We had the good fortune of connecting with Amanda Madrigal and we’ve shared our conversation below.
Hi Amanda, how do you think about risk?
I think taking risks is an extremely important and necessary part of being an artist/creative person. Great art has never come from staying in your comfort zone. Each time I start a new piece, I ask… how can I challenge myself this time around? What can I do to level-up and push the boundaries of what was possible in my previous work? I believe this in all aspects of art, creativity, and life itself. You need to take risks in everything you do in order to reach your highest potential, creatively, financially, and personally. When taking risks and putting yourself out there you will sometimes fail and inevitably face rejection, these are the moments that have helped me to learn from my mistakes and build the thick skin that is essential to becoming a successful artist.
Alright, so let’s move onto what keeps you busy professionally?
I make soft sculptures and mixed media installations using repurposed materials that have been collected, thrifted, or donated to me. The history and meaning that are inherent in these types of materials are what drives my practice. I take these domestic objects, such as worn clothing or used sheets, which would otherwise be discarded or forgotten, and imagine a new story for them. They are given a second life through the combined use of various fiber techniques, such as immersion dye, pattern making, sewing, crochet, weaving, knitting, upholstery, embroidery, and more. I like to think my works exist between the intersection of comfort and peculiarity, the familiar and the unknown.
The journey to getting where I now professionally hasn’t been an easy one. and I still have a long way to go. The easy part for me is making the work because it’s simply what I love doing. Most of the time I just have to let that process be the guiding principle for everything I do and every decision that I make. When your art doesn’t fit a certain box that gallerists or curators are looking for, it’s harder to find your place in the art world. It takes time, and building relationships with people who you connect with and believe in your work almost as much as you do! But that being said, it’s been well worth the wait because I’d never sacrifice my creativity or artistic vision to fit into any box.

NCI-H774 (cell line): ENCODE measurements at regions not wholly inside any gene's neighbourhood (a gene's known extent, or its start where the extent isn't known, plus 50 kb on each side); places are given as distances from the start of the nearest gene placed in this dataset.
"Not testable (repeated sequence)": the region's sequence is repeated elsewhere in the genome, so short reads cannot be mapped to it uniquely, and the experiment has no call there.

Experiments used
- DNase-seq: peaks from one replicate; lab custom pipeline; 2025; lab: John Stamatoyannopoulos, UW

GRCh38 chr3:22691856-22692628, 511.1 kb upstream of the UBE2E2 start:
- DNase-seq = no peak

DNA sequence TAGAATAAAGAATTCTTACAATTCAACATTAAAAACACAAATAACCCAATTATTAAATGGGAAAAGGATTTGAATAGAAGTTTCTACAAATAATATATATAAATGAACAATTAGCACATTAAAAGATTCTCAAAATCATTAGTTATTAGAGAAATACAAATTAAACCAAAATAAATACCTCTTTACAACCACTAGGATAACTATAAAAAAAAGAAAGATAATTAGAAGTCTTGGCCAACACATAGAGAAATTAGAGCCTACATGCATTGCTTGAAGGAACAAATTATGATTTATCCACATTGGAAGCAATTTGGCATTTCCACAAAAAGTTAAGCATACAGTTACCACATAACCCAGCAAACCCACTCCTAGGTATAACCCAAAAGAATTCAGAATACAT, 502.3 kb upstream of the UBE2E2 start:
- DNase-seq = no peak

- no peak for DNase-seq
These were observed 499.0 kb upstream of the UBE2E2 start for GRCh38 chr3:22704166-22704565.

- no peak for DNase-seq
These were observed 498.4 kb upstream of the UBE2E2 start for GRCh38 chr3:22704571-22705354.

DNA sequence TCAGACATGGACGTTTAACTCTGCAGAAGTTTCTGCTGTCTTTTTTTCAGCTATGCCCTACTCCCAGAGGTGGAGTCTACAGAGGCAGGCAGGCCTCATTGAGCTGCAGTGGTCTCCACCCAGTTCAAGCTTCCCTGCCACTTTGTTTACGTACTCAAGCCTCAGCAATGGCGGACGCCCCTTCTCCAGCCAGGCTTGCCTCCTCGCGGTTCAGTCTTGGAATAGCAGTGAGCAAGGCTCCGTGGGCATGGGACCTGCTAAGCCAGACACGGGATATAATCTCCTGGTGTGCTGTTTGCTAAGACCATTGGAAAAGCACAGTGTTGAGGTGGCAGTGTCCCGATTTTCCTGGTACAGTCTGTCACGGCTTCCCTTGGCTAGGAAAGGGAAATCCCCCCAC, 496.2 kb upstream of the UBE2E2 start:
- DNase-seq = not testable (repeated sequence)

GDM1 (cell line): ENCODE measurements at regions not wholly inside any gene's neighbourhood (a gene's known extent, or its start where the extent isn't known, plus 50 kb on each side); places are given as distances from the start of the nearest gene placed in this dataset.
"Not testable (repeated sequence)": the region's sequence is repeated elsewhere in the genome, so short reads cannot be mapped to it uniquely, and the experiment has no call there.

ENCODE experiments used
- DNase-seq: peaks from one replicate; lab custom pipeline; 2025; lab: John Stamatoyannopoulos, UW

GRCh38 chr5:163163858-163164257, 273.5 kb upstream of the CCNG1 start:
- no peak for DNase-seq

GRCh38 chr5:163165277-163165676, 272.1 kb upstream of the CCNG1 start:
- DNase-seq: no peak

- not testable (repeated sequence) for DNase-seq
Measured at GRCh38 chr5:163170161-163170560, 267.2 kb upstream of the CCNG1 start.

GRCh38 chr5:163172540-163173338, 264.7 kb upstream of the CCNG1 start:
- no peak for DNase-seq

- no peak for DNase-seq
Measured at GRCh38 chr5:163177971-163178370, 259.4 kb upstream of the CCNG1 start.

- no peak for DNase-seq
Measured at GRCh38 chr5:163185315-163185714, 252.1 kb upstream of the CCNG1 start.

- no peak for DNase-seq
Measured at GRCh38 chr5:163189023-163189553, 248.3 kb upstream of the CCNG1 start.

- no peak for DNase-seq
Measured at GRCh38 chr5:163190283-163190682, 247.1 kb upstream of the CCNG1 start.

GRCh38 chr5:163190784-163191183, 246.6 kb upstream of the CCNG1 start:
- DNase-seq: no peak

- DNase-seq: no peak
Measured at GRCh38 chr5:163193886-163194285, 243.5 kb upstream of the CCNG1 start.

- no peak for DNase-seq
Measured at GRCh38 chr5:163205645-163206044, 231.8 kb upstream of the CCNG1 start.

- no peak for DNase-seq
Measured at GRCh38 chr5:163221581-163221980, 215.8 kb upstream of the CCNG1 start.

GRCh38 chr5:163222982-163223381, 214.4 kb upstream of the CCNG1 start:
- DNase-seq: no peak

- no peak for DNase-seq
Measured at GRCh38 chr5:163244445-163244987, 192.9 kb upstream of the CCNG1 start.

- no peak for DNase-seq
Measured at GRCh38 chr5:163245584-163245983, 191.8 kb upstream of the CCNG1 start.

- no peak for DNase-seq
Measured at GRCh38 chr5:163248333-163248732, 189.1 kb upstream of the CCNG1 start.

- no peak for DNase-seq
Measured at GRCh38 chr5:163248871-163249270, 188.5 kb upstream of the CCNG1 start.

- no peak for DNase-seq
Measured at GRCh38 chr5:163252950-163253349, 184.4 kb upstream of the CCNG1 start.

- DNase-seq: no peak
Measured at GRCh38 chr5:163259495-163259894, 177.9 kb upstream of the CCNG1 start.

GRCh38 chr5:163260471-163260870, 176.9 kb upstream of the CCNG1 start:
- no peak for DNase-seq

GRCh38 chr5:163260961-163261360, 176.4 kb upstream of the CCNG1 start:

Any places to eat or things to do that you can share with our readers? If they have a friend visiting town, what are some spots they could take them to?
If my best friend was visiting the area I would definitely take them to the beach first, to enjoy the ocean and particular vibe that Miami Beach has to offer. Then we might go to the Everglades to get away from the city and enjoy some of the incredible nature and wildlife we have here in Florida. And finally to Wynwood and Downtown for some fun, culture, and amazing food! We wouldn’t miss a chance to visit some of my favorite places to view art in between of course, like at Locust Projects, PAMM, The Bass, and ICA.
Who else deserves some credit and recognition?
I wouldn’t be where I am today without the love, support, and encouragement of my friends, family, and especially my partner Jovan. He is also an amazing artist who fully understands what it means to have chosen this path in life, and how demanding it is of my time and energy. He has come to every opening of every show, from the beginning. He has been there whenever I need him, to discuss concepts, provide constructive criticism, help install at the gallery, drive the U-haul full of work, whatever it takes! And most importantly he reminds me never to give up on my dream, no matter how hard it gets sometimes.